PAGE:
President Donald Trump has named David Malpass, a Treasury official who has been critical of the World Bank’s lending policies, as the U.S. candidate to lead the bank.
The World Bank is accepting names until March 14 and plans to create a shortlist of up to three candidates for interviews. An American has been president of the institution since it was created in the 1940s.
Malpass was a senior economic adviser to Trump during the 2016 election campaign and has served as the Treasury Department’s undersecretary for international affairs since August 2017. In announcing his nomination on Wednesday, Trump said he has “been a strong advocate of accountability at the World Bank for a long time.”
With the U.S. being the bank’s largest shareholder, Trump said Malpass would ensure taxpayer dollars were well spent, and that he would focus on people living in extreme poverty and empowering women from across the globe.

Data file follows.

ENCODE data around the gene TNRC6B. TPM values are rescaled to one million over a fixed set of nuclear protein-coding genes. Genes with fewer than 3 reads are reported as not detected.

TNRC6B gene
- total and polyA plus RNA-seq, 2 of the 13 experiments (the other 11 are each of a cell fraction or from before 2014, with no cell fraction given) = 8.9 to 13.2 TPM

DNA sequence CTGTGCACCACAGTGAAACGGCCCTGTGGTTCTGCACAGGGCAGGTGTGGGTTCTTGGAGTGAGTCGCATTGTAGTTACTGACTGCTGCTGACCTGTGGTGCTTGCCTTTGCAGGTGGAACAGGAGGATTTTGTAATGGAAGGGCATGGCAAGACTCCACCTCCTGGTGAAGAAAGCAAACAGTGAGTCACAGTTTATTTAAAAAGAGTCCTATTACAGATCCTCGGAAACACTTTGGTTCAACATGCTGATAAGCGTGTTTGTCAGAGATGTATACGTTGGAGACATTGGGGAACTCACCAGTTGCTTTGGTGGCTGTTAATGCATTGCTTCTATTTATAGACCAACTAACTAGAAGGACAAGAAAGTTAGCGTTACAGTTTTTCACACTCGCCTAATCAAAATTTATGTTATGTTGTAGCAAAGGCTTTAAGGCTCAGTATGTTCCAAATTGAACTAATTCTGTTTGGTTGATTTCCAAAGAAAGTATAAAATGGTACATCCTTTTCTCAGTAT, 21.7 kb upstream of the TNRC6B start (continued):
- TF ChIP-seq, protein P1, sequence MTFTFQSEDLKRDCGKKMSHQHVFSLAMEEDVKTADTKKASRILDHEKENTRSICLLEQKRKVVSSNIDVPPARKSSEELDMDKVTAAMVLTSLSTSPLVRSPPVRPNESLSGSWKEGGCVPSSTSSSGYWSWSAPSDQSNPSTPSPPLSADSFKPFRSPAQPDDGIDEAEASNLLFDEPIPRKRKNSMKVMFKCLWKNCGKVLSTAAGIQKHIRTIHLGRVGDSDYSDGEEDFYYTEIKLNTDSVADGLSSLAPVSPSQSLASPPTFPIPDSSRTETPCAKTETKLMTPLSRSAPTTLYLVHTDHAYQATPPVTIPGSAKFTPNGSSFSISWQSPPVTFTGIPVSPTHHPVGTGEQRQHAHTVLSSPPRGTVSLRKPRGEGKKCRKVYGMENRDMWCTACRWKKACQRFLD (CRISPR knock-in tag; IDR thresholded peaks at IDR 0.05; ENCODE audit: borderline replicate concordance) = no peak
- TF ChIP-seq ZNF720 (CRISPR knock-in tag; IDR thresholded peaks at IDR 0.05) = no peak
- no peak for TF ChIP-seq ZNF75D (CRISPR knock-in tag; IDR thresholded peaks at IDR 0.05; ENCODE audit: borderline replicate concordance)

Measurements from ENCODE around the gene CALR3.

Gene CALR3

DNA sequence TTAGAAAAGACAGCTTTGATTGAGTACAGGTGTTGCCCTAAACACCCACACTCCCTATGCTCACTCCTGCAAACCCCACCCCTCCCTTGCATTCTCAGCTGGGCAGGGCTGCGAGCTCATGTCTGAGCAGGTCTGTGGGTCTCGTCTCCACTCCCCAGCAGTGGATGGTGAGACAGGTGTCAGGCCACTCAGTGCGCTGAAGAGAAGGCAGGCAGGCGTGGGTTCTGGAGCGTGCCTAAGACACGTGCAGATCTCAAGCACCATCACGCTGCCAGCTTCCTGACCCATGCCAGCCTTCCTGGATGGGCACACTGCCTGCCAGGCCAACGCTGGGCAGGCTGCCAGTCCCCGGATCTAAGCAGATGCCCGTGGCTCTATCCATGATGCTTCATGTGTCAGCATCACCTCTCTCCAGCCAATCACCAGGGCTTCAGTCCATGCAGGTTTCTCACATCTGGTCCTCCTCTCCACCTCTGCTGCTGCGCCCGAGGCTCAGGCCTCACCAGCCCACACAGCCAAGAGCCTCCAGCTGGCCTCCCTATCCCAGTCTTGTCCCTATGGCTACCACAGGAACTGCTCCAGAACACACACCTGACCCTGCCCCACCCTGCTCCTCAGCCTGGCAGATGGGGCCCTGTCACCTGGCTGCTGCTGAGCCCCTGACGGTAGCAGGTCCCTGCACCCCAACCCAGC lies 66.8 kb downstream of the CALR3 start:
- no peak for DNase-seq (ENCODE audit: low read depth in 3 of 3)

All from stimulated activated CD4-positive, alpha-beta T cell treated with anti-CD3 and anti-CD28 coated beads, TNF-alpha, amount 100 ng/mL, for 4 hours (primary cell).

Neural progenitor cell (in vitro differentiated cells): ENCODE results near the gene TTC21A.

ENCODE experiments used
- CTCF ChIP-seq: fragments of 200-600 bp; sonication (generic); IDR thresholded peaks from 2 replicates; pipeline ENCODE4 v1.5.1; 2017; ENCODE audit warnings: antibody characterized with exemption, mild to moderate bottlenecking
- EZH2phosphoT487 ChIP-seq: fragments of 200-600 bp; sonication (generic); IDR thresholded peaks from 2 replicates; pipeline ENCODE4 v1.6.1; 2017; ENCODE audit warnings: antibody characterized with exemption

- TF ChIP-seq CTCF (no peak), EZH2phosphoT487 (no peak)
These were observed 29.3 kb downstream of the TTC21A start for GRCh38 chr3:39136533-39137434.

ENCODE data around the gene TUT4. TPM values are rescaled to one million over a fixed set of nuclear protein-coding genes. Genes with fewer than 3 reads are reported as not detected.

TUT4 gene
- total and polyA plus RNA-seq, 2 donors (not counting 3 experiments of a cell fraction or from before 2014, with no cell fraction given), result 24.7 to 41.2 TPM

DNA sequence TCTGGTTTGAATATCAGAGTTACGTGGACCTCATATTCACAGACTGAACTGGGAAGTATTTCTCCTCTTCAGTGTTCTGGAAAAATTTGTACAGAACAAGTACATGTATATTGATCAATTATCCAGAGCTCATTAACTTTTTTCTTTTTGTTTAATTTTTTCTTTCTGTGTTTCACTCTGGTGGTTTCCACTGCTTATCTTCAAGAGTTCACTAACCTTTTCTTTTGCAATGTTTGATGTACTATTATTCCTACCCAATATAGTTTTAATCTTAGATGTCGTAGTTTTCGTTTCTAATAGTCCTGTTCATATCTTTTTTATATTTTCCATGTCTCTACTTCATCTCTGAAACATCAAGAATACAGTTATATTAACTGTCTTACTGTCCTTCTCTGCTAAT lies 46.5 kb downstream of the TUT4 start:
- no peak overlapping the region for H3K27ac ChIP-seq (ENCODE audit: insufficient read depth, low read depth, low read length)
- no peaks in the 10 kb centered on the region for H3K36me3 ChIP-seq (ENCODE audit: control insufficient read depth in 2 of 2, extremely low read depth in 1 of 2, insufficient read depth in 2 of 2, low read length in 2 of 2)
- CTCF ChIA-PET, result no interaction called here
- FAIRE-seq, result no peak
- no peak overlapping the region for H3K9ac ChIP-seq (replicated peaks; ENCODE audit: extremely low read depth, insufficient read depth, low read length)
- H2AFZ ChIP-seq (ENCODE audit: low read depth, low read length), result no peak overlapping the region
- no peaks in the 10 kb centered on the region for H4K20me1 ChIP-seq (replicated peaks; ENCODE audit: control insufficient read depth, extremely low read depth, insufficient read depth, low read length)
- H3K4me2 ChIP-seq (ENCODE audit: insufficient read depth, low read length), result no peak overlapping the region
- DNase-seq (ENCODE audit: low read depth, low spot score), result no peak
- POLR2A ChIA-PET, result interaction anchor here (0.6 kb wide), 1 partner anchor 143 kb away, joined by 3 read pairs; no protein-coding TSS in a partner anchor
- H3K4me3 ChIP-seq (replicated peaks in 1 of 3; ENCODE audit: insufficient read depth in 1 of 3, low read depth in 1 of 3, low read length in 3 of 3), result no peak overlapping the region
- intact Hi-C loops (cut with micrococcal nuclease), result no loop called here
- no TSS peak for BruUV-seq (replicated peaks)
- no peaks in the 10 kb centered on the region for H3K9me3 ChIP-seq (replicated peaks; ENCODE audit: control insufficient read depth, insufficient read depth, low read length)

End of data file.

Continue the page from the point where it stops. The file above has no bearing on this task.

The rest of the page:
But supporters of the bank’s role questioned how effective Malpass would be in fulfilling the World Bank’s goals.
“There are others who are by most objective metrics more qualified” to lead the bank, Douglas Rediker, who represented the U.S on the executive board of the International Monetary Fund from 2010 to 2012, told The New York Times. “That suggests a political agenda by the Trump administration to put someone in to address a U.S.-policy-driven agenda.”
Malpass, 62, has criticized the World Bank, along with other institutions such as the IMF, for being “intrusive” and “entrenched” and also pushed the bank to reduce its lending to China.
On Wednesday, he insisted that he believes in the World Bank’s mission. “I’ve been a constructive force for development and for developing countries,” he told reporters. “I think the bank is well positioned to be a positive contributor to that.”
But Scott Morris, a senior fellow at the Center for Global Development, said Malpass “will have a lot of work to do to convince other shareholders that he is prepared to move beyond his past statements and track record when it comes to the World Bank’s agenda.”